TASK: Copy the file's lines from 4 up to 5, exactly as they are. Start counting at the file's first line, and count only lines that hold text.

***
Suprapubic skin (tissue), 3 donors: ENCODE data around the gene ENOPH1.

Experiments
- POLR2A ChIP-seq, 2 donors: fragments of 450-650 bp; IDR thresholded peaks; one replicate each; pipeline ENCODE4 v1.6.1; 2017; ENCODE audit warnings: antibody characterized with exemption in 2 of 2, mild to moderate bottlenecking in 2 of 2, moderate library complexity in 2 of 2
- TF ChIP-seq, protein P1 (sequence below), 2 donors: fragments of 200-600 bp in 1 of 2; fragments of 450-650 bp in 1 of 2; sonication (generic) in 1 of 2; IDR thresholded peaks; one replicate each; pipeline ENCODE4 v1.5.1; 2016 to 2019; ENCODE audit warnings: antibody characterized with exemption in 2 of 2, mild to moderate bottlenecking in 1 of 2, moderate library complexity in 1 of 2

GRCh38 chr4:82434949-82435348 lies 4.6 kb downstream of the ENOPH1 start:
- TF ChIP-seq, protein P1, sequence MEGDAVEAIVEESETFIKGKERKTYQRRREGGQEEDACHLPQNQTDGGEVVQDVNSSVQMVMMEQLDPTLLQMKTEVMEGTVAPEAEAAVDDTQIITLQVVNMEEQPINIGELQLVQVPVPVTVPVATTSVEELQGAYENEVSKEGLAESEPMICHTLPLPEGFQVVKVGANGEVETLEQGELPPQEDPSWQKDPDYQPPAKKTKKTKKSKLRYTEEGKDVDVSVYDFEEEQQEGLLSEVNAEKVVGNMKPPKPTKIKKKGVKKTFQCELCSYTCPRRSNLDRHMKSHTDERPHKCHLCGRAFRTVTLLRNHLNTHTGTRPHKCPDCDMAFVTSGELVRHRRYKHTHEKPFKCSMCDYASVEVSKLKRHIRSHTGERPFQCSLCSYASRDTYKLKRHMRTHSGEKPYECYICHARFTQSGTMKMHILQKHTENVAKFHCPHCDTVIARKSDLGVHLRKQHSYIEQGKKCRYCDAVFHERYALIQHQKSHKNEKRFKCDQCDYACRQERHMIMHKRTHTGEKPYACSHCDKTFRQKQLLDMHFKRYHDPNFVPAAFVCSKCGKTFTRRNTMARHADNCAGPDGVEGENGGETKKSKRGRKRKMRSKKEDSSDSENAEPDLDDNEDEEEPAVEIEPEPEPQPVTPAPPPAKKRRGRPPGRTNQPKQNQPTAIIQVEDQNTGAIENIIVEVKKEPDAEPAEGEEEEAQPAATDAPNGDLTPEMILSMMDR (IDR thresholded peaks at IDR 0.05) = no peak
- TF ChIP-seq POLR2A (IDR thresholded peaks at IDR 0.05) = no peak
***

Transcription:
- TF ChIP-seq, protein P1 (sequence below), 2 donors: fragments of 200-600 bp in 1 of 2; fragments of 450-650 bp in 1 of 2; sonication (generic) in 1 of 2; IDR thresholded peaks; one replicate each; pipeline ENCODE4 v1.5.1; 2016 to 2019; ENCODE audit warnings: antibody characterized with exemption in 2 of 2, mild to moderate bottlenecking in 1 of 2, moderate library complexity in 1 of 2

GRCh38 chr4:82434949-82435348 lies 4.6 kb downstream of the ENOPH1 start: